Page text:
The UK Meteor Observation Network has received reports of a bright fireball meteor being seen over much of the UK and parts of Ireland slightly after 5.30 pm GMT on Sunday 31 December 2017. The fireball has been described as being greenish in colour, which may indicate it was caused by the explosion of a small meteorite with a high iron or magnesium content, and was seen across most of England, as well as southern and eastern Scotland and parts of Ireland. A fireball is defined as a meteor (shooting star) brighter than the planet Venus. These are typically caused by pieces of rock burning up in the atmosphere, but can be the result of man-made space-junk burning up on re-entry.
The 31 December 2017 northern England meteor. American Meteor Society.
The object was seen moving from east to west over northern England, apparently entering the atmosphere somewhere over the North Sea and exploding in an airburst (an explosion caused by superheating from friction with the Earth's atmosphere, which is greater than that caused by simply falling, due to the orbital momentum of the asteroid) above Carlisle.
Map showing areas where sightings of the meteor were reported, and the route of the object (blue arrow). American Meteor Society.
Objects of this size probably enter the Earth's atmosphere several times a year, though unless they do so over populated areas they are unlikely to be noticed. They are officially described as fireballs if they produce a light brighter than the planet Venus. The brightness of a meteor is caused by friction with the Earth's atmosphere, which is typically far greater than that caused by simple falling, due to the initial trajectory of the object. Such objects typically eventually explode in an airburst called by the friction, causing them to vanish as an luminous object. However this is not the end of the story as such explosions result in the production of a number of smaller objects, which fall to the ground under the influence of gravity (which does not cause the luminescence associated with friction-induced heating).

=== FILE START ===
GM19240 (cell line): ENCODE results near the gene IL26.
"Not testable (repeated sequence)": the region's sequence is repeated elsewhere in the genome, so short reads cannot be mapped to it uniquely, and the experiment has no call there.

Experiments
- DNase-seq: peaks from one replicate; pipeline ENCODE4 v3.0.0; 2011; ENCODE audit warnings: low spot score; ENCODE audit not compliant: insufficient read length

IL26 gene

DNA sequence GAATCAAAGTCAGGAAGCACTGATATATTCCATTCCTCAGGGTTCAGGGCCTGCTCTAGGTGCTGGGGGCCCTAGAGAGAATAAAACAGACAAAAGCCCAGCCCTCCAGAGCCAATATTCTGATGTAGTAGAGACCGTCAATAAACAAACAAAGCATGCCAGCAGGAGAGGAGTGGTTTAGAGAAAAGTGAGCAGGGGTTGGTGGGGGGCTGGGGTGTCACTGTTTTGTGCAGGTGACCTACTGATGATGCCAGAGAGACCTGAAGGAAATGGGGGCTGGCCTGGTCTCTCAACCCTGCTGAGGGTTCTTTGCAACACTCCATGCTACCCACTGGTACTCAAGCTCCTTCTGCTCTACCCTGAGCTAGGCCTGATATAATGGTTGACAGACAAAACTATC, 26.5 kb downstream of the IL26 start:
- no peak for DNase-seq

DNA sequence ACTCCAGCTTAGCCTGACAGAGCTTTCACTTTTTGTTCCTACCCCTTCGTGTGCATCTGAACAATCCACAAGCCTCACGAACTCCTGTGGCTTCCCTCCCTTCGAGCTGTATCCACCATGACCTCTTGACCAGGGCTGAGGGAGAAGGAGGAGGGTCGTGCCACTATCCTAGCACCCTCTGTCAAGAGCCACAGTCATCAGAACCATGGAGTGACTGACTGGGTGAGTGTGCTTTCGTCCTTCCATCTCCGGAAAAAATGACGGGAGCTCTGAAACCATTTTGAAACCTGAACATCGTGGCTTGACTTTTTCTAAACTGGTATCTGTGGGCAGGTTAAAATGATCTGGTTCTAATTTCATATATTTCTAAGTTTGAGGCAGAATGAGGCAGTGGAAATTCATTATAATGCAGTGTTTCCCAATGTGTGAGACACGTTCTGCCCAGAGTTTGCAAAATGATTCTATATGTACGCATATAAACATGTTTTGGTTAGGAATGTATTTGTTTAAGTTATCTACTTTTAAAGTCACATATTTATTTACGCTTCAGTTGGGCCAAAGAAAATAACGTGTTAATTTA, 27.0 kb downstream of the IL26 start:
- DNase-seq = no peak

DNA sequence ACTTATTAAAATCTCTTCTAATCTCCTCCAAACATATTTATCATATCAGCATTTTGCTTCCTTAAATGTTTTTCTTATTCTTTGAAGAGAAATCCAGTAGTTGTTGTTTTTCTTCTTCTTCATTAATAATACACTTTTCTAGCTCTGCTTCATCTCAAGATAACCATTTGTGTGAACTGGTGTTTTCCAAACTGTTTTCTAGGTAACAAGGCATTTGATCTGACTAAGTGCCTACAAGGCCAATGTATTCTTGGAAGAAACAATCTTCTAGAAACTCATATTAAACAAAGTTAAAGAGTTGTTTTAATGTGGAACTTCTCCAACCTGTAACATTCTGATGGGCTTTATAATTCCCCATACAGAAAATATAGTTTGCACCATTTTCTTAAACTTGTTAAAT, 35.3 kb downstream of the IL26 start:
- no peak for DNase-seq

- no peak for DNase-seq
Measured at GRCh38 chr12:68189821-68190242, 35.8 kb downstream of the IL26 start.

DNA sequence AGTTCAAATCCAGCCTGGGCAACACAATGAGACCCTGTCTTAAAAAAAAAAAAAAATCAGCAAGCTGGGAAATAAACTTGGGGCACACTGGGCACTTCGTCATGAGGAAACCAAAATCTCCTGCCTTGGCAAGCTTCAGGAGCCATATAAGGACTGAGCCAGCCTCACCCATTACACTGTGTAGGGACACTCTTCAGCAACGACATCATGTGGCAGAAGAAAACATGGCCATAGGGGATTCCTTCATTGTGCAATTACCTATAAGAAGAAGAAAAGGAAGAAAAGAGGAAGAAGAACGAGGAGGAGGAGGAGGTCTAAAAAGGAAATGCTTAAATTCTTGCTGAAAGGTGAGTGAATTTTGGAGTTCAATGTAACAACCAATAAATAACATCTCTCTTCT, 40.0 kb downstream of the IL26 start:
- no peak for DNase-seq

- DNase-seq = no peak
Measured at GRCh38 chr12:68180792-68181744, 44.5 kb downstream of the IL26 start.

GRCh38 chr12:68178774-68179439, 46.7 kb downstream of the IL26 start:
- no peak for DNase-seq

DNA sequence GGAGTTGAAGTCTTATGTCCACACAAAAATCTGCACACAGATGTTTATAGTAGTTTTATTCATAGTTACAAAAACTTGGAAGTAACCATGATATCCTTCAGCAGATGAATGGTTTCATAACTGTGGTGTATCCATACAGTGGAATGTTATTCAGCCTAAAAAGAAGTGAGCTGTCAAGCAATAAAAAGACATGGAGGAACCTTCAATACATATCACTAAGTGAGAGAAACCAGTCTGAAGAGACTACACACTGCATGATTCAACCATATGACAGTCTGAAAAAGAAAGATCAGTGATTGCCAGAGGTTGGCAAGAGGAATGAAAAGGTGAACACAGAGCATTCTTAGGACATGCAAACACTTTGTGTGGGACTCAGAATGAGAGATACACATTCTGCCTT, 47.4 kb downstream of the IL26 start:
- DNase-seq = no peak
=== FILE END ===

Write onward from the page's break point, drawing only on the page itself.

The 31 December 2017 northern England meteor seen from East Barnet in North London. Jim Rowe/UK Meteor Network.
These 'dark objects' do not continue along the path of the original bolide, but neither do they fall directly to the ground, but rather follow a course determined by the atmospheric currents (winds) through which the objects pass. Scientists are able to calculate potential trajectories for hypothetical dark objects derived from meteors using data from weather monitoring services.
Witness reports can help astronomers to understand these events. If you witness a fireball-type meteor over the UK you can report it to the UK Meteor Observation Network here.
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